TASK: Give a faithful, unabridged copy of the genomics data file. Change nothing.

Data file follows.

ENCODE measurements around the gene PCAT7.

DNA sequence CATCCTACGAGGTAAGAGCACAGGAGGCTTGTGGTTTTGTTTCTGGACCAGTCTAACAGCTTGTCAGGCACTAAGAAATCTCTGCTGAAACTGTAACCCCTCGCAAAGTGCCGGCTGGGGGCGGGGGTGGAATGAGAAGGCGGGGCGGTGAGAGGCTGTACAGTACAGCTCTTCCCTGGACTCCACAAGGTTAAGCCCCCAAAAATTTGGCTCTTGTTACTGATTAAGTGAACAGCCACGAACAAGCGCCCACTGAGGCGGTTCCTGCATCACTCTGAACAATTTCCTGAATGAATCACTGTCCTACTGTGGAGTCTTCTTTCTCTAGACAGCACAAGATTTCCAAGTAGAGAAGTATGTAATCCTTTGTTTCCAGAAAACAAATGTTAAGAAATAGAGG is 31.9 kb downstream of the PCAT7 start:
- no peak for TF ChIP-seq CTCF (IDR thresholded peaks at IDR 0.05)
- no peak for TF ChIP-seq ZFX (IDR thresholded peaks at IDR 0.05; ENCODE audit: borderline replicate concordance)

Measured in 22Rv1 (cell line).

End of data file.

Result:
ENCODE measurements around the gene PCAT7.

DNA sequence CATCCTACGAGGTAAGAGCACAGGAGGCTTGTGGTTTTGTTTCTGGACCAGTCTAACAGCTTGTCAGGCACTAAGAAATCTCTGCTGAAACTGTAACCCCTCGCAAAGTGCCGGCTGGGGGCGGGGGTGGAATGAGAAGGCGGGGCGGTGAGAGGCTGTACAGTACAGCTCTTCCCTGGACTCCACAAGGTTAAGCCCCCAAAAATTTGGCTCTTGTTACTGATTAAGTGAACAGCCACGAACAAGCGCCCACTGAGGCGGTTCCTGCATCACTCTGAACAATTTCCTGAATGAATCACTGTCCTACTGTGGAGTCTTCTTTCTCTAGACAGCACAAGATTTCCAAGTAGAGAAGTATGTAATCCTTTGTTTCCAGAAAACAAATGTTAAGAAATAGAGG is 31.9 kb downstream of the PCAT7 start:
- no peak for TF ChIP-seq CTCF (IDR thresholded peaks at IDR 0.05)
- no peak for TF ChIP-seq ZFX (IDR thresholded peaks at IDR 0.05; ENCODE audit: borderline replicate concordance)

Measured in 22Rv1 (cell line).